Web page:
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Why we’re all inherently selfish (but that doesn’t mean bad news for everyone else)

You don’t bring me flowers (except when it’s 14th February)

Apparently, February is the month of lurve… Personally, I am a real humbug when it comes to Valentines Day. I don’t see why we need a specific date to remind us that we need to tell people how much we love them. Why do we not show this love and affection to our loved ones all the year round? Are they not worthy of this? And if your significant other needs a special date as a reminder to tell you how much they love you, does it not rather take the shine off – because you know they’re only doing it because they’ve had a massive prod from Clinton Cards/supermarket displays/Funky Pigeon.com/Interflora and all other retailers who capitalise on the fact there’s a special day to say ‘ps I love you’.

I like to think I give thought to and make the time to show my appreciation and love to my family and friends all year round (I sound such a goody two shoes and obviously my...

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The three choices you have over the challenges you face

Which camp are you in?

There’s uproar in my village. The new village hall, which is seven years in the making, has had it’s opening date put back yet again. It’s a long, protracted story which I won’t bore you with, needless to say, everyone is feeling rather frustrated that the builder involved is stringing us along.

There are many who feel frustrated and disappointed but who keep their grumbles to themselves, because they know there’s a hardworking committee who’ve been doing their best to get things moving. No one wants to finger point because they themselves wouldn’t want to volunteer for the role, so they therefore feel it’s not their place to criticise.

Unfortunately, not everyone takes this view. There are a group of people in the village who will moan at any given opportunity about the slow progress, how awful the developer is and ‘what on earth are the committee doing to allow this to go on?’.

Three ways to think...

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Five game-changing steps to becoming emotionally resilient

With a little help from my friends

A friend of mine has been missing since 9th January. We don’t know why he left and hasn’t come back home. He is an ex-Royal Marine so whilst we have comfort in knowing he’s trained to be resourceful and can look after himself, the flip side means he knows how to stay off grid. Perhaps he just wants some time away and this might be why we’ve heard nothing from him for over two weeks now. There’s been no phone activity, nor bank cards used. Or, have we not heard from him because he needs help, because mentally he's not in a good place? For our own self-preservation, we are sticking with the former rather than the latter.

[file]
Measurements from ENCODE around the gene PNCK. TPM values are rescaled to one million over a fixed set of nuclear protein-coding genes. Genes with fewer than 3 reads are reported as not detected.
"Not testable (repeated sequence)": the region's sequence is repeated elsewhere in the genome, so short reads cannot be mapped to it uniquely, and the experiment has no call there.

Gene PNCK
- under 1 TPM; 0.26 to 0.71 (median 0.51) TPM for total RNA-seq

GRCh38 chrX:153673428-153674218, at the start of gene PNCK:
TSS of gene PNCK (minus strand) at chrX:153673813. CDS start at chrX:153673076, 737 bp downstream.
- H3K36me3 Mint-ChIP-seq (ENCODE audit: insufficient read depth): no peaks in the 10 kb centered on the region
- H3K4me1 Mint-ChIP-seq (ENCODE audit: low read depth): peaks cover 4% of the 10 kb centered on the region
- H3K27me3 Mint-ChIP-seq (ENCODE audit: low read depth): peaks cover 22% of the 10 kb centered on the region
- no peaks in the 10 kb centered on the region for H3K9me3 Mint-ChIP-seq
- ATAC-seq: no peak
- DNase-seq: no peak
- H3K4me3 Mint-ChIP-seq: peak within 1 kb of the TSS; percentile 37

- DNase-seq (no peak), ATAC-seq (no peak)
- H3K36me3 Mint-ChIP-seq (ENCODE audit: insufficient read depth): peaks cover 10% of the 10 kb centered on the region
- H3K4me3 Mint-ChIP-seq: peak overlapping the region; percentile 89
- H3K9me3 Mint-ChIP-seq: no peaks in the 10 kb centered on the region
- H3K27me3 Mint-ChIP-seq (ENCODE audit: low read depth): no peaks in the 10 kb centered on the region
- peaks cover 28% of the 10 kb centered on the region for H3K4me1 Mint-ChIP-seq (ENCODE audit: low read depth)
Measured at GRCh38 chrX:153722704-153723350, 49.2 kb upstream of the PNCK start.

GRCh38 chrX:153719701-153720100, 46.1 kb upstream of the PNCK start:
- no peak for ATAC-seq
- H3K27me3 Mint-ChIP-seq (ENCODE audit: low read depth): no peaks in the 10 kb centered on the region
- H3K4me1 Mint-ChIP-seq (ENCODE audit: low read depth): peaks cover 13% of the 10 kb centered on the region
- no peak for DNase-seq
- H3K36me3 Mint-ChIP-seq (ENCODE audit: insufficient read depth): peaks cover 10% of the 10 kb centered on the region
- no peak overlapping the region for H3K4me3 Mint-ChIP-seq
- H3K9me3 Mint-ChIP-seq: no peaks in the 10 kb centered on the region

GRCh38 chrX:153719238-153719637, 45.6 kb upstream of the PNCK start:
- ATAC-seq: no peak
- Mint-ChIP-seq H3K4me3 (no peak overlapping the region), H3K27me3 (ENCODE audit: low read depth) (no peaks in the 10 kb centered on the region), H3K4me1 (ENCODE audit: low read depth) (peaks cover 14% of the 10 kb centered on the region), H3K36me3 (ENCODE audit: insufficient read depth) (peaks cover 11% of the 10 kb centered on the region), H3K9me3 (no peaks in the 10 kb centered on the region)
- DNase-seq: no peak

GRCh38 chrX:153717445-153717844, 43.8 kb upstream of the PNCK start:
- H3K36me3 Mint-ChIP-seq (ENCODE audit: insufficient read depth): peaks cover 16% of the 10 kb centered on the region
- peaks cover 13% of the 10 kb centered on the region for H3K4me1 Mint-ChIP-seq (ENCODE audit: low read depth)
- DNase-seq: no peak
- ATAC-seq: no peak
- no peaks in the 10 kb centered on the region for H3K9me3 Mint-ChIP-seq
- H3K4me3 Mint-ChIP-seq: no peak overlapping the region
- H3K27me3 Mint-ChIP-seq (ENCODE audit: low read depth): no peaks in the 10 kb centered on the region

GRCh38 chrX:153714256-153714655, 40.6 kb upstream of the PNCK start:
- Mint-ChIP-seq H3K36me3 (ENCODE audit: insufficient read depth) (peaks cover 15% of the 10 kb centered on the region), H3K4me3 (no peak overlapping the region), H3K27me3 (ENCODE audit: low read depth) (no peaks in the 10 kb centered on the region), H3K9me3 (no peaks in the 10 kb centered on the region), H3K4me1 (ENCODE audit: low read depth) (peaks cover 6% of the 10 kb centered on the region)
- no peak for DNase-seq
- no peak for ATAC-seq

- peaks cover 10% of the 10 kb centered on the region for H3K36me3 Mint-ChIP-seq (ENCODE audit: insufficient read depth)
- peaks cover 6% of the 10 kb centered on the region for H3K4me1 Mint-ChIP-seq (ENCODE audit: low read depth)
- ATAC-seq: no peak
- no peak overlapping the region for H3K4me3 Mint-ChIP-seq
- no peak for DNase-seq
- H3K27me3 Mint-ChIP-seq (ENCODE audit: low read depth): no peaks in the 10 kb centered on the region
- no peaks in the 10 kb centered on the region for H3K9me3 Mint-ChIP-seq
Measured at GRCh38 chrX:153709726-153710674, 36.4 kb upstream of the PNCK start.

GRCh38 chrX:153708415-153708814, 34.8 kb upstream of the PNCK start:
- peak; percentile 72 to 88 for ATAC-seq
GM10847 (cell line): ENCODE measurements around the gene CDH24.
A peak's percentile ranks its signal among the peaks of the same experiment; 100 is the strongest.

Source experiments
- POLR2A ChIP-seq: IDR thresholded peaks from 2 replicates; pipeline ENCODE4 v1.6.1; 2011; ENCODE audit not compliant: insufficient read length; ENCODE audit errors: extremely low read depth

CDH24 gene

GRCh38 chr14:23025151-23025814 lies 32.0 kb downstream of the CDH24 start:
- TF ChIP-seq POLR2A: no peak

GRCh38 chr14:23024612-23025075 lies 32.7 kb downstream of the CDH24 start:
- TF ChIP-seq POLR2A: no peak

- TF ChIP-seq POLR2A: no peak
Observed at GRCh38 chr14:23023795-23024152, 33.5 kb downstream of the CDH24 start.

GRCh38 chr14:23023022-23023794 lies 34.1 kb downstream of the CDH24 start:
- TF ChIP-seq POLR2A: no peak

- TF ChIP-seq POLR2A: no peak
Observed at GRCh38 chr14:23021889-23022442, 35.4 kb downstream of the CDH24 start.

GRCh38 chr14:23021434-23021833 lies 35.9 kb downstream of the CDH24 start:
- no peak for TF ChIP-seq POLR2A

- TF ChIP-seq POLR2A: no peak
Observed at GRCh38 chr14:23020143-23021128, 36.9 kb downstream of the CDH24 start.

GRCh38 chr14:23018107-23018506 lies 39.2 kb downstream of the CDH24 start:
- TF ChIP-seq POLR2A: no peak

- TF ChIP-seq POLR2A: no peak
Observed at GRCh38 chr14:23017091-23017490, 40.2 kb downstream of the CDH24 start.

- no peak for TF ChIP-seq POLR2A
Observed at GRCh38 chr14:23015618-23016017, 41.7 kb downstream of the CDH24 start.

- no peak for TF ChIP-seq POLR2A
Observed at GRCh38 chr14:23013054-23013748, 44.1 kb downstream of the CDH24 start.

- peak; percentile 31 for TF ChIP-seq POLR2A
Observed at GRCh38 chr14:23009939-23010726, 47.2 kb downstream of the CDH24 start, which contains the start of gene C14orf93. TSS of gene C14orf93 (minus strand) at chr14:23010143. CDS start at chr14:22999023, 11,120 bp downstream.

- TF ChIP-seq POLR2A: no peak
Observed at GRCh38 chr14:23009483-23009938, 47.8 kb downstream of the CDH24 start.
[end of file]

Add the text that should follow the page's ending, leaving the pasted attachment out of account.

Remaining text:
I am letting the search for him become all consuming; I am taking the lead with the Facebook charge and feel the need to thank everyone personally who is sharing my posts – and there are 100s who are kindly doing this. The method in my madness - if I thank these people and then need to post another...

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Why your dancing shoes don’t always make you happy

Dancing the Do-si-do

Have you ever noticed that in general, we British are pretty bad at either taking a compliment or at fending off sniping remarks by negative people? We do what the Winning Edge calls the ‘Justification Dance.’ It’s a funny concept really when you think about it, this notion that for some reason it’s necessary for us to justify our success or good points as well as to feel the need to justify our actions and choices, should someone disagree with them, judge them, or maybe have nothing better to do than make a throwaway negative comment.

What’s your favourite move?

There are two types of justification dance: firstly, to avoid the “embarrassment” of success and the feeling your good fortune somehow disadvantages others, we often counter generous remarks from positive people who are recognising and genuinely praising our achievements, by answering in a self-deprecating manner. Whilst this is very humble and noble, your...

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Allowing self-limiting beliefs to take hold is totally on you. But then, so is banishing them. 5 top tips to do just that.

Paperback writer

One of my values is growth so I have put my money where my mouth is and am currently studying for a Diploma in Coaching and Mentoring. It’s pretty hardcore and quite frankly, I underestimated the time I would need to commit to it. In addition to the days in the classroom, there is the reading, sessions with my mentee and coachees, the developmental, reflection and learning notes I’m to keep, let alone the 3,000 word assignments I’m to write during the duration of the course – all seven assignments.

I mistakenly thought that as I write blogs, this wouldn’t be a problem. Writing is writing, surely? Nope. I haven’t written an essay or handed in an assignment for 25 years. Yes, 25 years. Yikes. When I thought of it like that, I really did start to wonder what had I done?!

What you think about isn’t nearly as important as the way you think about what you think about

Isn’t it funny – well no, not really – how...